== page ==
• The hermit’s possessions are not defended by people with guns. There’s a subtle distinction between property and possessions, and you’re missing a lot when you elide it. Even Marxists believe in possessions, after all.Report

              • I assume you’re talking real estate, RG. OK. There are many facets, such as the problem of the commons, that we tend to take better care of our own property than “everybody’s” property or “nobody’s” property.

                Also, the story of the Mayflower colony. Although each family wasn’t given ownership of a plot of land instead of farming communally, each family was given exclusive use of a plot of land and permitted to keep the overage, and the laziness and famine of the previous summer’s experiment did indeed turn into industry and plenty.

                As far as the ownership of real estate goes, the current system of fungibility [everything’s for sale] certainly beats the old feudal system—or the commie system—where the land is held by force—“guns” if you will—by land barons or the state respectively.

                And yes, in the “state of nature,” I think you’ll find that land—property—is quite pre-political once you leave the hunter-gatherer phase for agriculture, that cities and politics formed around the market where you went to trade your goods and produce for other people’s produce, a bushel of wheat for a skin of wine or a shovel.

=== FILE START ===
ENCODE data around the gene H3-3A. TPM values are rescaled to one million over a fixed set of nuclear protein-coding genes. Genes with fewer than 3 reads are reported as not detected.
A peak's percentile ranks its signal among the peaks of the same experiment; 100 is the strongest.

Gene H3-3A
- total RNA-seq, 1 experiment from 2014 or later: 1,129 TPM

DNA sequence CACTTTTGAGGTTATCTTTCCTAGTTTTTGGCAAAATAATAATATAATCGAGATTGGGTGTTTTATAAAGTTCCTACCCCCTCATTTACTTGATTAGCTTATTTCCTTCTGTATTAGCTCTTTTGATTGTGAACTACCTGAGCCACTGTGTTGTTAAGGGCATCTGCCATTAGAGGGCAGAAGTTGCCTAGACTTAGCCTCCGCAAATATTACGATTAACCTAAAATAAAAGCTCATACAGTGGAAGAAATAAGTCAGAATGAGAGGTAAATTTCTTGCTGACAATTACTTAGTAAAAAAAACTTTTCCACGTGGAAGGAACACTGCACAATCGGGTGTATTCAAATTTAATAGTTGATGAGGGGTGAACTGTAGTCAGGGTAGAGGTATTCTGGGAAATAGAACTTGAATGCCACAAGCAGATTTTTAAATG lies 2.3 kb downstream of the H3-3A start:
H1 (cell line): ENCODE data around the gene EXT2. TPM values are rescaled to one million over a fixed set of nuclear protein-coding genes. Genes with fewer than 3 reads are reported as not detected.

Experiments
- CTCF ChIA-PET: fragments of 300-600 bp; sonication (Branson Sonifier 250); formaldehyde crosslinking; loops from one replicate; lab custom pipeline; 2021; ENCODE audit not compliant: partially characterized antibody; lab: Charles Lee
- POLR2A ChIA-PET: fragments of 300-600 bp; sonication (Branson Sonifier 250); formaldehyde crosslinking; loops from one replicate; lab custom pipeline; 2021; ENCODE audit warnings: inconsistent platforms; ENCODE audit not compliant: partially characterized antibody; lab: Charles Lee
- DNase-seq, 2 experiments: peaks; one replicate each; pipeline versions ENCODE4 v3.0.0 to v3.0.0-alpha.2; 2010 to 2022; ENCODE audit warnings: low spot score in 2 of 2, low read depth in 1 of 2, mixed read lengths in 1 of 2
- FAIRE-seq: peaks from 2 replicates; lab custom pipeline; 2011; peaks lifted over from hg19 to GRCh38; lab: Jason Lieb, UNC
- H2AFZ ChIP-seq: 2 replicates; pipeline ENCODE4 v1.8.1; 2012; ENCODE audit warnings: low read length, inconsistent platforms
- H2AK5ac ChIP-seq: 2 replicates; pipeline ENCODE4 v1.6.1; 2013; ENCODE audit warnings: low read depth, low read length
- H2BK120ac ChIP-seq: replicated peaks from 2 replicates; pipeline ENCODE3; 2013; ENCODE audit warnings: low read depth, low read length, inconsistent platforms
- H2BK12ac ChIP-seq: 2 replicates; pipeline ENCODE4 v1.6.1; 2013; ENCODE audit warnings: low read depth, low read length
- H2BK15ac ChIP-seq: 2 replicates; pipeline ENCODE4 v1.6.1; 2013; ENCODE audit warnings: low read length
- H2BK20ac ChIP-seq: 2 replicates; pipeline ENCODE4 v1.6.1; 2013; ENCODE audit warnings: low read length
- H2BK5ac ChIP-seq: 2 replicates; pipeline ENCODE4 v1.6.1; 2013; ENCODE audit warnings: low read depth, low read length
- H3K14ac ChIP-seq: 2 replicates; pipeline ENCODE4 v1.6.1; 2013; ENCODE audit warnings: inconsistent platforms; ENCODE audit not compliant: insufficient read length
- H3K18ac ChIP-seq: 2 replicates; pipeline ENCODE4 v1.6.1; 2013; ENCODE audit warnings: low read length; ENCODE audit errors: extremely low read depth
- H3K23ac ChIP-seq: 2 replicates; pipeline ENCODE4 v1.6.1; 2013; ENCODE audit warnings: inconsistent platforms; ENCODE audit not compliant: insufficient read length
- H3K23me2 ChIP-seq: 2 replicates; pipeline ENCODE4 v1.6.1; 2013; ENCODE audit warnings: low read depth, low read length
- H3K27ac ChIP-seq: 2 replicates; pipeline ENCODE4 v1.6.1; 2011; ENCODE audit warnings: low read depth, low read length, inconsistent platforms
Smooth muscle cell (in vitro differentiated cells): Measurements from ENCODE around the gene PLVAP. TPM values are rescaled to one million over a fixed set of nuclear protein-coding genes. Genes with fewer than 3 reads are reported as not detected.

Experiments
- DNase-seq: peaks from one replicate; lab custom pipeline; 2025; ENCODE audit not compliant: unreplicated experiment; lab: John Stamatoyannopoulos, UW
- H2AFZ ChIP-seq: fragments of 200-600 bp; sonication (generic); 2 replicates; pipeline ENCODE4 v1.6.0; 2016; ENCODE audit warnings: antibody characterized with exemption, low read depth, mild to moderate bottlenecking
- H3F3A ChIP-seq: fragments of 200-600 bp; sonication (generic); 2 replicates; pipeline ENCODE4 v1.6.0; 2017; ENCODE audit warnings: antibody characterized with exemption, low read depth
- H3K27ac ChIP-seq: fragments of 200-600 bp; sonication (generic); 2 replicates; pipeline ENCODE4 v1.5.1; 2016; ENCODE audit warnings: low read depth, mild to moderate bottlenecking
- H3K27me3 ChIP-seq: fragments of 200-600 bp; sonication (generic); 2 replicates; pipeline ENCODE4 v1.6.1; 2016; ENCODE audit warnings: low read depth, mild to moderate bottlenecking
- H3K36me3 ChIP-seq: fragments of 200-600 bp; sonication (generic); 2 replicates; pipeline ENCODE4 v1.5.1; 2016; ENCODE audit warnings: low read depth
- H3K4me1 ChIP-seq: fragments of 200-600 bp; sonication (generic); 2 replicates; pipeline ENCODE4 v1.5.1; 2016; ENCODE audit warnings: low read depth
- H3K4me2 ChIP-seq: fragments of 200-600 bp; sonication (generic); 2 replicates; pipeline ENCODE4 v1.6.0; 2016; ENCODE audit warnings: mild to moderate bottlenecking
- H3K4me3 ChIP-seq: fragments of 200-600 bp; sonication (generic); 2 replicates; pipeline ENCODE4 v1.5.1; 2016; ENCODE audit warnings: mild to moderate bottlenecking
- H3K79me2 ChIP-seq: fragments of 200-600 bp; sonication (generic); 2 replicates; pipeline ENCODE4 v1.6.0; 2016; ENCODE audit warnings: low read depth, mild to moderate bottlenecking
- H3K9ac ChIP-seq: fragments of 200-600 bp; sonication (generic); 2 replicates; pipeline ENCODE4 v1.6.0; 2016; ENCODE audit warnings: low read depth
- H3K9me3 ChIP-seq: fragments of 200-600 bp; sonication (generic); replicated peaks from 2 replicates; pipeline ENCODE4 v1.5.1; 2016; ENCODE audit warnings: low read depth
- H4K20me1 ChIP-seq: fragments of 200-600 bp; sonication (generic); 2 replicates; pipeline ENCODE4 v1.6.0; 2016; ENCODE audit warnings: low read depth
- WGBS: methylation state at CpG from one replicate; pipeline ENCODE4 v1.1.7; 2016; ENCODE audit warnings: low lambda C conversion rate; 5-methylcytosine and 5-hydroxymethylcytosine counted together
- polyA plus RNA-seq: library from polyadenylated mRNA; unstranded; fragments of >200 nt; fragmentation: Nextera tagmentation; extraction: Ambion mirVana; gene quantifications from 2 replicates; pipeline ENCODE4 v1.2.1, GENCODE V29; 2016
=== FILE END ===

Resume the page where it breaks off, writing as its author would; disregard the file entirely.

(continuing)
Come to think of it, Robert, it might be interesting to look at “possessions” as one’s produce, for instance the food the Ukrainian farmers hid from Stalin. [Tried to hide.]Report

              • Robert Greer in reply to Tom Van Dyke says:

                TVD, you can make tragedy-of-the-commons arguments against accumulation of loads of private property. When people have more land than they can personally work, these capital owners have to employ workers, which introduces principal-agent problems that similarly separate the produce of the land stock from those who work it and raise their own incentives problems. I suspect that a scheme that relies neither on violent communist central control nor violent capitalist property enforcement would allocate resources in the least-alienated arrangement.

                I also hope you realize how disanalogous your Mayflower example is to post-industrial capitalism. Do you really think you’re more likely to see advocates for family control of farm plots in the halls of finance than in #OWS?Report

              • Brandon Berg in reply to Tom Van Dyke says:

                TVD, you can make tragedy-of-the-commons arguments against accumulation of loads of private property.

                You can, certainly, but you shouldn’t, because they’re not very good. Prinicpal-agent problems are real, but so are economies of scale. There’s a balance to be found, and this is exactly the kind of thing that markets are good at figuring out.